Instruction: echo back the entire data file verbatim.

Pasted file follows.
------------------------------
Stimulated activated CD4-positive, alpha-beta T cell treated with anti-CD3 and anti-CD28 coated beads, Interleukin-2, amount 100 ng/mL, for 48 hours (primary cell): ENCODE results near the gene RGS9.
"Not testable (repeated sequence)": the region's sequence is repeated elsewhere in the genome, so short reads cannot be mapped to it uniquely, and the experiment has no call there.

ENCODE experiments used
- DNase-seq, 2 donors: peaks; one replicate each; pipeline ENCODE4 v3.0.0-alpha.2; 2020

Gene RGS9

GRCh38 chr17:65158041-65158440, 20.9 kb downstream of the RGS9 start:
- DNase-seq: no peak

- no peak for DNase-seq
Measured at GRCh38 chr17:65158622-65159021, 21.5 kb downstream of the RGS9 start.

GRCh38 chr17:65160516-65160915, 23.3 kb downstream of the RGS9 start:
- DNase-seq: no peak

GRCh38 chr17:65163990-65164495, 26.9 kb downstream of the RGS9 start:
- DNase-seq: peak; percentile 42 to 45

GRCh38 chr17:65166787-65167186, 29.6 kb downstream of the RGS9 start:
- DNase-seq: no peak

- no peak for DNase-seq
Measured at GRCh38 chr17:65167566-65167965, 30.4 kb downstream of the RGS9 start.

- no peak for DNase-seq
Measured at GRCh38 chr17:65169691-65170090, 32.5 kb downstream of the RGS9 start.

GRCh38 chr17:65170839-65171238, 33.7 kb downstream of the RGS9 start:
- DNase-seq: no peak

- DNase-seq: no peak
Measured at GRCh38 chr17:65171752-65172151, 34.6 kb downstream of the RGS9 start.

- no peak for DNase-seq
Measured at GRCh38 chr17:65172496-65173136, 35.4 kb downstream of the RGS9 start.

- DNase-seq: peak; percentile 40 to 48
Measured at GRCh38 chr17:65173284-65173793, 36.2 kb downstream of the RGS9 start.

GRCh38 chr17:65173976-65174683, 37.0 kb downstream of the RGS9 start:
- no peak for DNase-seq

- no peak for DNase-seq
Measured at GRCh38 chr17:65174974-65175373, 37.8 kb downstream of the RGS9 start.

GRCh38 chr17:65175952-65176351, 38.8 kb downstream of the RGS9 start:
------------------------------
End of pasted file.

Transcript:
Stimulated activated CD4-positive, alpha-beta T cell treated with anti-CD3 and anti-CD28 coated beads, Interleukin-2, amount 100 ng/mL, for 48 hours (primary cell): ENCODE results near the gene RGS9.
"Not testable (repeated sequence)": the region's sequence is repeated elsewhere in the genome, so short reads cannot be mapped to it uniquely, and the experiment has no call there.

ENCODE experiments used
- DNase-seq, 2 donors: peaks; one replicate each; pipeline ENCODE4 v3.0.0-alpha.2; 2020

Gene RGS9

GRCh38 chr17:65158041-65158440, 20.9 kb downstream of the RGS9 start:
- DNase-seq: no peak

- no peak for DNase-seq
Measured at GRCh38 chr17:65158622-65159021, 21.5 kb downstream of the RGS9 start.

GRCh38 chr17:65160516-65160915, 23.3 kb downstream of the RGS9 start:
- DNase-seq: no peak

GRCh38 chr17:65163990-65164495, 26.9 kb downstream of the RGS9 start:
- DNase-seq: peak; percentile 42 to 45

GRCh38 chr17:65166787-65167186, 29.6 kb downstream of the RGS9 start:
- DNase-seq: no peak

- no peak for DNase-seq
Measured at GRCh38 chr17:65167566-65167965, 30.4 kb downstream of the RGS9 start.

- no peak for DNase-seq
Measured at GRCh38 chr17:65169691-65170090, 32.5 kb downstream of the RGS9 start.

GRCh38 chr17:65170839-65171238, 33.7 kb downstream of the RGS9 start:
- DNase-seq: no peak

- DNase-seq: no peak
Measured at GRCh38 chr17:65171752-65172151, 34.6 kb downstream of the RGS9 start.

- no peak for DNase-seq
Measured at GRCh38 chr17:65172496-65173136, 35.4 kb downstream of the RGS9 start.

- DNase-seq: peak; percentile 40 to 48
Measured at GRCh38 chr17:65173284-65173793, 36.2 kb downstream of the RGS9 start.

GRCh38 chr17:65173976-65174683, 37.0 kb downstream of the RGS9 start:
- no peak for DNase-seq

- no peak for DNase-seq
Measured at GRCh38 chr17:65174974-65175373, 37.8 kb downstream of the RGS9 start.

GRCh38 chr17:65175952-65176351, 38.8 kb downstream of the RGS9 start: